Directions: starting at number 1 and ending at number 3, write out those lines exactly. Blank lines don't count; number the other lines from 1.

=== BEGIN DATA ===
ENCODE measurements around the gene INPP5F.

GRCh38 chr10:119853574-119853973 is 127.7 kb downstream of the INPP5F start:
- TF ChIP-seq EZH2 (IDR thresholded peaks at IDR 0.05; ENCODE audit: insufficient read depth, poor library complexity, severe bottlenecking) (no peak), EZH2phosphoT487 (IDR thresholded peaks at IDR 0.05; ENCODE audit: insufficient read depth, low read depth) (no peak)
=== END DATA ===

ENCODE measurements around the gene INPP5F.

GRCh38 chr10:119853574-119853973 is 127.7 kb downstream of the INPP5F start:
- TF ChIP-seq EZH2 (IDR thresholded peaks at IDR 0.05; ENCODE audit: insufficient read depth, poor library complexity, severe bottlenecking) (no peak), EZH2phosphoT487 (IDR thresholded peaks at IDR 0.05; ENCODE audit: insufficient read depth, low read depth) (no peak)